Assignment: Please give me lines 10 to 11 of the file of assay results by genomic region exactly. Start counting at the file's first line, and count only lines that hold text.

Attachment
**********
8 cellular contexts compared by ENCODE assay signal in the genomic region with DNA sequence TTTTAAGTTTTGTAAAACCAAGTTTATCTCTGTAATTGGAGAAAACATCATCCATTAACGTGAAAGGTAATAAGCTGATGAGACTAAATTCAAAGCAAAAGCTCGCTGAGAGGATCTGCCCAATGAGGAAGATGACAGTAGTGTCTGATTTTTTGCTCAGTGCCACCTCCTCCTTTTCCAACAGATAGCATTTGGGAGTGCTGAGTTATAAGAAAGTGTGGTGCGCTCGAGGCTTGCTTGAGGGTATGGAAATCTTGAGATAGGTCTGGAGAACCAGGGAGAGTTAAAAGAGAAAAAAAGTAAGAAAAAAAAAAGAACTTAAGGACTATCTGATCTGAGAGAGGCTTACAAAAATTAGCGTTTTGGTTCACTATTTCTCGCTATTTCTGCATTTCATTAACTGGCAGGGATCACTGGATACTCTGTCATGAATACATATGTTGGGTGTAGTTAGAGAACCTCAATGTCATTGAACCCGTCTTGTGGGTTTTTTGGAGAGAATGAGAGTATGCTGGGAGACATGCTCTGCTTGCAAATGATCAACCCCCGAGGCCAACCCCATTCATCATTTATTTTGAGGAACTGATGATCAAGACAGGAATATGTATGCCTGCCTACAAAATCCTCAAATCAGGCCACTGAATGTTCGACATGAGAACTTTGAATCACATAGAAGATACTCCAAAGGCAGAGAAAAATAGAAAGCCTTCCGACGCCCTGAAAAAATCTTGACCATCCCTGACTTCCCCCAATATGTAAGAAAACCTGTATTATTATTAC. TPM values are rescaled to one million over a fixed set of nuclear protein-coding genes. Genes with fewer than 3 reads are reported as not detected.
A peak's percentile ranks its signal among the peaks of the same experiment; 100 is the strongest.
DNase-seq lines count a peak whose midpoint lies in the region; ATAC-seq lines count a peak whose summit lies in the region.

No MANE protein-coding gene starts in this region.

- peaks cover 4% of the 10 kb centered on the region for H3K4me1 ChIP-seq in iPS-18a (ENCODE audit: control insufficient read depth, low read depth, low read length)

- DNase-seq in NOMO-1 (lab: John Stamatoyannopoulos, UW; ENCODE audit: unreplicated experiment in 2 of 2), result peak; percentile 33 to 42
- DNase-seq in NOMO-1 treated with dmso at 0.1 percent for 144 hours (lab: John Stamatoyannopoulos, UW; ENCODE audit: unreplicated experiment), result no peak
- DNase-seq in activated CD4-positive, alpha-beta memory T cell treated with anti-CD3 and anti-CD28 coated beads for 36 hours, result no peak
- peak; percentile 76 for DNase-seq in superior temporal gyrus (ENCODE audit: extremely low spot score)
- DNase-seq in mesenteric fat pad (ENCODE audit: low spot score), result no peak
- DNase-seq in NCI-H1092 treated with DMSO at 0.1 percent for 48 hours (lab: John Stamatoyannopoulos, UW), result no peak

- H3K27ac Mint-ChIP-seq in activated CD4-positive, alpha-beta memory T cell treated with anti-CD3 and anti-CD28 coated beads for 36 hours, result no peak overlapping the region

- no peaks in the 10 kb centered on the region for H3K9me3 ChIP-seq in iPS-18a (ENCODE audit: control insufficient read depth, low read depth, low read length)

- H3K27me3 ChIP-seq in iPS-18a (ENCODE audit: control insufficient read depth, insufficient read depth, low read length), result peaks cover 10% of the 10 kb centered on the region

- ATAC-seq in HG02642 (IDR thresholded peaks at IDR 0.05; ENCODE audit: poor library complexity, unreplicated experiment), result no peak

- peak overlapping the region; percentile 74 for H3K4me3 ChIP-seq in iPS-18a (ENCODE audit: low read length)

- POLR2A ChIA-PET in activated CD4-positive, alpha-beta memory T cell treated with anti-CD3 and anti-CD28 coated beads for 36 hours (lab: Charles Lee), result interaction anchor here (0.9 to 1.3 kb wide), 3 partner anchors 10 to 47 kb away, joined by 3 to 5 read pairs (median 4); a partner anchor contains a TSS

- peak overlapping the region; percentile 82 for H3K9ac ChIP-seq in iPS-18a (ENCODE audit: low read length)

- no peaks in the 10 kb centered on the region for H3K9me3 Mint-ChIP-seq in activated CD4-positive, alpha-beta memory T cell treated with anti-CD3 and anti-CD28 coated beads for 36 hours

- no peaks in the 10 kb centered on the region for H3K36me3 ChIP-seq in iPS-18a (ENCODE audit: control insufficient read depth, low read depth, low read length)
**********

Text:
- DNase-seq in mesenteric fat pad (ENCODE audit: low spot score), result no peak
- DNase-seq in NCI-H1092 treated with DMSO at 0.1 percent for 48 hours (lab: John Stamatoyannopoulos, UW), result no peak